AstraZeneca, Sputnik vaccines face hurdles if COVID injections become an annual affair –

AstraZeneca, Sputnik vaccines face hurdles if COVID injections become an annual affair

ZURICH (Reuters) – Vaccines from AstraZeneca, Russia’s Gamaleya Institute and Johnson & Johnson fight the coronavirus with another virus, leaving scientists concerned that the vaccines could lose potency if annual vaccines become necessary to combat the new variants.

FILE PHOTO: A healthcare worker administers a dose of the coronavirus disease Sputnik V (COVID-19) vaccine to her colleague in Podgorica, Montenegro, on February 22, 2021. REUTERS / Stevo Vasiljevic / File Photo

So-called viral vector injections, also used by several Chinese COVID-19 vaccine developers, use harmless modified viruses as vehicles or vectors to carry genetic information that helps the body build immunity against future infections.

However, there is a risk that the body will also develop immunity against the vector itself, recognizing that it is an intruder and trying to destroy it.

Most vector vaccine developers have chosen to use an adenovirus, a harmless class of common cold virus. “The experience with adenoviruses has been for many years that the vectors can be intercepted by the immune system after repeated injections,” said Bodo Plachter, deputy director of the Institute of Virology at the University of Mainz teaching hospital.

“There may be the same problem with other types of vectors. Only ‘trial and error’ will tell, ”he added.

That potentially puts vector vaccines at a disadvantage over Pfizer and Moderna mRNA injections, or vaccines that use inactivated coronaviruses, such as Sinovac, or coronavirus surface spike proteins, an approach pursued by Novavax.

Vector immunity is not a new problem, but it has come under new scrutiny as companies like J&J anticipate that regular COVID-19 vaccines, such as annual flu shots, may be needed to combat new variants of the coronavirus. .

Moderna, as well as Pfizer and its partner BioNTech, said in separate statements this week that they are studying additional booster injections that point to new variants over time.

Even without any virus evolution, it is still unclear whether vaccine-induced immune memory will eventually decline, which would also require booster injections.

Scientists who spoke to Reuters acknowledged that no definitive conclusions can be drawn about the ultimate impact of vector immunity.

While it may be surmountable in the end, health policy makers will still have to grapple with the question of which vaccines to implement and in what order, before possible repeat inoculations.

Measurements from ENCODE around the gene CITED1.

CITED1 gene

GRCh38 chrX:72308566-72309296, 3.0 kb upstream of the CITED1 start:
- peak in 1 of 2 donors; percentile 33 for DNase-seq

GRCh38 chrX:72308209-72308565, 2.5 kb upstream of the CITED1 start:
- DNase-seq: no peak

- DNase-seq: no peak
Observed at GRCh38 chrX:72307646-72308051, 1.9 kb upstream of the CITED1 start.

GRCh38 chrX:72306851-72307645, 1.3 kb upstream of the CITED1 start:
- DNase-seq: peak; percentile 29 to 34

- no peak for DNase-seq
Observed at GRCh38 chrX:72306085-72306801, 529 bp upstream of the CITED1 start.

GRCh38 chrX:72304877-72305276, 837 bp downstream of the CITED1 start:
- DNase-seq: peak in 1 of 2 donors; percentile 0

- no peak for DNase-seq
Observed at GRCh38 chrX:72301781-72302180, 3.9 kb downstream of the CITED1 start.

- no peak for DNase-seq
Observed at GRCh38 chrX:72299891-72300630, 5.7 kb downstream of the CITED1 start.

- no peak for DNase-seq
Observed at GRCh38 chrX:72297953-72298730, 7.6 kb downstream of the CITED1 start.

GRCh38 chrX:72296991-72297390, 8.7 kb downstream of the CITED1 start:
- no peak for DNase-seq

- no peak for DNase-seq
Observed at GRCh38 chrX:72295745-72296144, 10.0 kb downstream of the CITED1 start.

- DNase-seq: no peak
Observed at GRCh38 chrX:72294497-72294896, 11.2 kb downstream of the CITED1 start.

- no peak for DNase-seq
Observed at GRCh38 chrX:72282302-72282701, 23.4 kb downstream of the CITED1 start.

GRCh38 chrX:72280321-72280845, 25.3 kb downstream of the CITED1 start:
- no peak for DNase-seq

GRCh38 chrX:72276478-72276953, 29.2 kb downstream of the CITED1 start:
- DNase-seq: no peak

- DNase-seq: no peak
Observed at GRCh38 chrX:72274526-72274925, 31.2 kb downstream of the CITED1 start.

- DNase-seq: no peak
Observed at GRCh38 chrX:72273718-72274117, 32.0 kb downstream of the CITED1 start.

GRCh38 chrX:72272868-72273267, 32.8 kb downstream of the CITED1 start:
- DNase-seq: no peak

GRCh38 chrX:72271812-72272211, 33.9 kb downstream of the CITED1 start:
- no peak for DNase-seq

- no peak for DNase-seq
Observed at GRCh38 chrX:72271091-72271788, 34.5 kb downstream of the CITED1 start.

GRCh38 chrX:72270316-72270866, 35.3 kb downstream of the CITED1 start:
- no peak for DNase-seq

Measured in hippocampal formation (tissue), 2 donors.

An important validation of the vector technology was the approval of Merck & Co’s Ervebo inoculation against Ebola in 2019 and its use, and similar experimental vaccines, during outbreaks in Africa in previous years.

But vector immunity has been implicated in past failures, even when a 2004 trial of Merck’s AIDS vaccine failed in men previously exposed to the adenovirus used for the vaccine.

AstraZeneca declined to comment. J&J and the Russian Direct Investment Fund (RDIF), which is responsible for marketing the Sputnik vaccine made by the Gamaleya Institute abroad, did not respond to a request for comment.


One approach might be to combine different shots, known as “mix and match.”

The injection by AstraZeneca and its Oxford University partner is being tested with Russia’s Sputnik V, and British scientists are testing Pfizer’s mRNA injection with AstraZeneca’s vaccine in a British government-funded study, which says be aware of the problem of vector immunity.

The main reason for the British combined trial was to give healthcare providers flexibility in the event of limited supplies, but Matthew Snape, the Oxford vaccinologist leading the project, said the issue of vector immunity “is one of the reasons. why this study is interesting. “

He added that there were plans to test any anti-vector reactions by seeing how well a viral vector works compared to an alternative vaccine when given as a third dose.

Plachter of the University of Mainz is among those who suggest that it may be more practical in the long term to switch to a vaccine class that does not depend on vectors.

“If after a while, you come up with a standard vaccination protocol, like with influenza, I guess I would use other carriers,” he said. AstraZeneca and the Gamaleya Institute have already tried to overcome the challenges of vector immunity with the standard regimen of two COVID-19 injections. The Russian lab used two different viral vectors, seeking to prevent efficacy from dropping from the primary dose to the booster injection, while AstraZeneca and Oxford use a chimpanzee virus vector that humans would not have previously been exposed to.

But the questions about a third shot or a subsequent shot have yet to be addressed.

“One of the big sales of (AstraZeneca) was that there can be no existing immunity,” said Ian Jones, professor of virology at the University of Reading. “This will not be the case once the world has received the COVID vaccines.”

Since the major vaccine vectors have lost their ability to replicate, the antibody and T cell responses they generate may, however, not be as strong.

Also, only small volumes of vector are needed for COVID-19 vaccines, in contrast to gene therapies where viral vectors serve as gene repair kits for diseased cells and vector immunity must be closely monitored because large amounts are injected. greater.

“The injected dose is so low that the induction of immunity to the capsid, or shell of the virus, is still low,” said Luk Vandenberghe, a gene therapy expert at Harvard Medical School working on a viral vector vaccine. COVID-19.

Reporting by Ludwig Burger in Frankfurt, John Miller in Zurich, Kate Kelland and Alistair Smout in London and Michael Erman in New York; Editing by Josephine Mason and Kirsten Donovan


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